Overseas Vehicle Shipping: Whether you live in Freeport, Grand Bahama, or Harbour Island, Eleuthera, you’ll likely need a car to enjoy The Bahamas to its fullest. If you plan to ship your vehicle from the U.S. or anywhere else, you’ll have to pay not only to ship the car but also a duty percentage (25-65%) depending on your car or trailer type and value. 

Set aside at least $5,000 for this expense, but recognize that it could be higher. 

Lifestyle: Meals and nights can be more expensive in The Bahamas depending on where you are coming from in the U.S. You’ll of course need to budget lifestyle expenses depending on your spending and social behaviors–but that’s everywhere you live! 

Immigration Attorneys: You might enlist the support of a legal professional to help you navigate the residency or citizenship processes. 

Fees vary but can reach $10,000 depending on your circumstances. 

Residency and Investment (Property): Bahamian real estate continues to rise in popularity, leading to higher average prices than on other Caribbean islands. Mortgage rates and expected down payments are also slightly higher than U.S. norms. 

One popular route to residency is by purchasing a $750,000 property in The Bahamas, which gives you permission to apply to residency status. 

Utilities: An electricity bill in Nassau, Freeport, or anywhere else on the islands will be much higher than in the U.S. The utilities for an 85-square-meter apartment will cost an average of $254.38 (compared to the U.S. average of $169.74). 

Rent: Leasing a property in The Bahamas varies in cost, depending on your location and size of the property. Overall, though, Bahamas rent averages are lower than that of the U.S., with a 3-bedroom city apartment averaging at $2,200 per month. 

Bottom line? If you aim to relocate to The Bahamas, it won’t be inexpensive, but the costs are comparable to relocating to other locations along the Atlantic Ocean. And not all of those locations are a beachside paradise with the favorable economic and tax policies The Bahamas has.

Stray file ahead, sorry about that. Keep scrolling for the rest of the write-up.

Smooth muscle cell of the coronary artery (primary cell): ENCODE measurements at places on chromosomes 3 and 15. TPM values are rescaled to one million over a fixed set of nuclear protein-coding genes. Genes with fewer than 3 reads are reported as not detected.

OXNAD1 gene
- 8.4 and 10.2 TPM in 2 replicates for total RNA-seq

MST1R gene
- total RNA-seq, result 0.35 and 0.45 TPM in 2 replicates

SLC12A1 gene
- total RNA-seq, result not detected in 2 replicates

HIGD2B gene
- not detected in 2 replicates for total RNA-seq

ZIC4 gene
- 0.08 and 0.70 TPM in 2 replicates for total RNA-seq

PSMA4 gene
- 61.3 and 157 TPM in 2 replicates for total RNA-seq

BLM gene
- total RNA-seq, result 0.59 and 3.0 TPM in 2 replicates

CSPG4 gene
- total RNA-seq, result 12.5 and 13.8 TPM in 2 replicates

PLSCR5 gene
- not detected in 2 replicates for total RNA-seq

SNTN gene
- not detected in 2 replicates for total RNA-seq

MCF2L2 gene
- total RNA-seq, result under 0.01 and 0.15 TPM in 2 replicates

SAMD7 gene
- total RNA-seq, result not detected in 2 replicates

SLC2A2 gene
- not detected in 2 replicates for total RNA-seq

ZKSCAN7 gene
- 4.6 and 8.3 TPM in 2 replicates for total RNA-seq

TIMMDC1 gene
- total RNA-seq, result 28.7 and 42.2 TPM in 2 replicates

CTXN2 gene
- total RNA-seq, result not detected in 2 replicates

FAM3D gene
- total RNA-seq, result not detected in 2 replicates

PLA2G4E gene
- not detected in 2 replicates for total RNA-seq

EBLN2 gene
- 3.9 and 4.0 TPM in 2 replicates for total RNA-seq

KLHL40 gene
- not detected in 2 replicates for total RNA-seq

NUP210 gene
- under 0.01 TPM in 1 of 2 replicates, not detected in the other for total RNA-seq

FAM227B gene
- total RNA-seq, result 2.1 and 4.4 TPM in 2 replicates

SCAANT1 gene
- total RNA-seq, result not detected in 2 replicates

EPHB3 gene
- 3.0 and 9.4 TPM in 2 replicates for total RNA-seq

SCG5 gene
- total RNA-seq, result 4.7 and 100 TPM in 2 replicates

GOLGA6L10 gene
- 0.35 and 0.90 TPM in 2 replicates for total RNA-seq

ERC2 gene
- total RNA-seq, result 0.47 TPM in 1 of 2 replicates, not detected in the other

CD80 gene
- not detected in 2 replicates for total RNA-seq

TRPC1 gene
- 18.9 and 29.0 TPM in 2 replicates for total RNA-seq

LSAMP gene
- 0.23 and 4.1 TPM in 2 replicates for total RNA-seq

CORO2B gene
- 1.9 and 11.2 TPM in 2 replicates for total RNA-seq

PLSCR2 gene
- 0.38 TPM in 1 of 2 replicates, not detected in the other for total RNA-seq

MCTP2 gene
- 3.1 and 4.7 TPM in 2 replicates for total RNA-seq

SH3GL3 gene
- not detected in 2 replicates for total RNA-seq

A Guide to Moving to The Bahamas


Laws & Permits 

Unlike most destinations in the Caribbean, the Bahamian government does not require licenses and permits to purchase a property. However, there are exceptions, such as the purchase of larger properties, or if a property is purchased specifically to rent it out or develop it commercially, which may be the case if you’re looking for an investment property.  


International Persons Landholding Act 

The Bahamas enjoys an active second home market facilitated by official policy that welcomes foreign nationals who wish to buy property of five acres or less for personal residential use–in which case Government approval is not required. However, the acquisition must be registered in accordance with the International Persons Landholding Act. 

The International Persons Landholding Act outlines how non-Citizens can purchase and own property in The Bahamas. The act requires all foreigners who plan to lease their properties out to register with The Bahamas Investment Authority. 

The fees include: 

  • Application fee: $25.00
  • Application for permit: $25.00
  • Permit: $500
  • Certificate of Registration:
    • For $50K or less: $50.00
    • Between $50K & $101K: $75.00
    • More than $101K: $100.00


Foreign-Owned Homes in The Bahamas

If you have a foreign-owned rental home, then you’ll need to apply for an additional license to operate as a rental property. Your annual taxes to run a property in this manner include: 

  • A property with a market value less than $250K: exempt
  • Between $250K and $500K: 0.75%
  • Over $500K: 1%
  • A 10% hotel guest tax will need to be collected for each room available for rent.


What does it take to obtain residency in The Bahamas?

Second-home owners are eligible for a Home Owners Residence Card, renewable annually. This card facilitates entry into The Bahamas and entitles the owner, their spouse and minor children to enter and remain in The Bahamas for the duration of the validity of the card.